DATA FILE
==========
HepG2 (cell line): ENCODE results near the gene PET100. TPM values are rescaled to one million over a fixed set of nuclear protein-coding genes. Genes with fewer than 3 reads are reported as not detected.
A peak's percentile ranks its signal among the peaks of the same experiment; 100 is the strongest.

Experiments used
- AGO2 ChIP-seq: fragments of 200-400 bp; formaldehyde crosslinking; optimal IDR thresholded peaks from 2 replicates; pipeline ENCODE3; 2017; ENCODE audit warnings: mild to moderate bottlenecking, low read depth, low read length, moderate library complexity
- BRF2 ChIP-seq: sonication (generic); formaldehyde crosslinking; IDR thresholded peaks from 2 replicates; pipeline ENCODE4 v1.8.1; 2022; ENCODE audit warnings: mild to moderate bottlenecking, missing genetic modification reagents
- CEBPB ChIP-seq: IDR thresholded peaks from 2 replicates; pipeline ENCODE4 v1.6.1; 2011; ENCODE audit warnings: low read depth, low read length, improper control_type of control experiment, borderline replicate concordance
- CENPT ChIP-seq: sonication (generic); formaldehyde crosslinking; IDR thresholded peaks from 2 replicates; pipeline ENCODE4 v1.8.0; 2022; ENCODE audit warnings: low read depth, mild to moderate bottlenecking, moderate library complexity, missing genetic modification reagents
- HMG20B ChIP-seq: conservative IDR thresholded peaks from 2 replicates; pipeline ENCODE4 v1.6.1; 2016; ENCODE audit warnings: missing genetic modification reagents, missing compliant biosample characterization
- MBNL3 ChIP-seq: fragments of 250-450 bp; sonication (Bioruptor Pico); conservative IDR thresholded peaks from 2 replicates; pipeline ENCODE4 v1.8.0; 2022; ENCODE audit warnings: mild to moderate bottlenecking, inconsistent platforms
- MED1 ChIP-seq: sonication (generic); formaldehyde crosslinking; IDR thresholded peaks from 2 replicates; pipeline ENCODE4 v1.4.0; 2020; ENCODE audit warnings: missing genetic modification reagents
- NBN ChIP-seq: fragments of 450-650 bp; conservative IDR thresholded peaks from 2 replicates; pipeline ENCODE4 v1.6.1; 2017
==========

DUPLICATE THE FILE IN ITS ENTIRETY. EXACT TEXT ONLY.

HepG2 (cell line): ENCODE results near the gene PET100. TPM values are rescaled to one million over a fixed set of nuclear protein-coding genes. Genes with fewer than 3 reads are reported as not detected.
A peak's percentile ranks its signal among the peaks of the same experiment; 100 is the strongest.

Experiments used
- AGO2 ChIP-seq: fragments of 200-400 bp; formaldehyde crosslinking; optimal IDR thresholded peaks from 2 replicates; pipeline ENCODE3; 2017; ENCODE audit warnings: mild to moderate bottlenecking, low read depth, low read length, moderate library complexity
- BRF2 ChIP-seq: sonication (generic); formaldehyde crosslinking; IDR thresholded peaks from 2 replicates; pipeline ENCODE4 v1.8.1; 2022; ENCODE audit warnings: mild to moderate bottlenecking, missing genetic modification reagents
- CEBPB ChIP-seq: IDR thresholded peaks from 2 replicates; pipeline ENCODE4 v1.6.1; 2011; ENCODE audit warnings: low read depth, low read length, improper control_type of control experiment, borderline replicate concordance
- CENPT ChIP-seq: sonication (generic); formaldehyde crosslinking; IDR thresholded peaks from 2 replicates; pipeline ENCODE4 v1.8.0; 2022; ENCODE audit warnings: low read depth, mild to moderate bottlenecking, moderate library complexity, missing genetic modification reagents
- HMG20B ChIP-seq: conservative IDR thresholded peaks from 2 replicates; pipeline ENCODE4 v1.6.1; 2016; ENCODE audit warnings: missing genetic modification reagents, missing compliant biosample characterization
- MBNL3 ChIP-seq: fragments of 250-450 bp; sonication (Bioruptor Pico); conservative IDR thresholded peaks from 2 replicates; pipeline ENCODE4 v1.8.0; 2022; ENCODE audit warnings: mild to moderate bottlenecking, inconsistent platforms
- MED1 ChIP-seq: sonication (generic); formaldehyde crosslinking; IDR thresholded peaks from 2 replicates; pipeline ENCODE4 v1.4.0; 2020; ENCODE audit warnings: missing genetic modification reagents
- NBN ChIP-seq: fragments of 450-650 bp; conservative IDR thresholded peaks from 2 replicates; pipeline ENCODE4 v1.6.1; 2017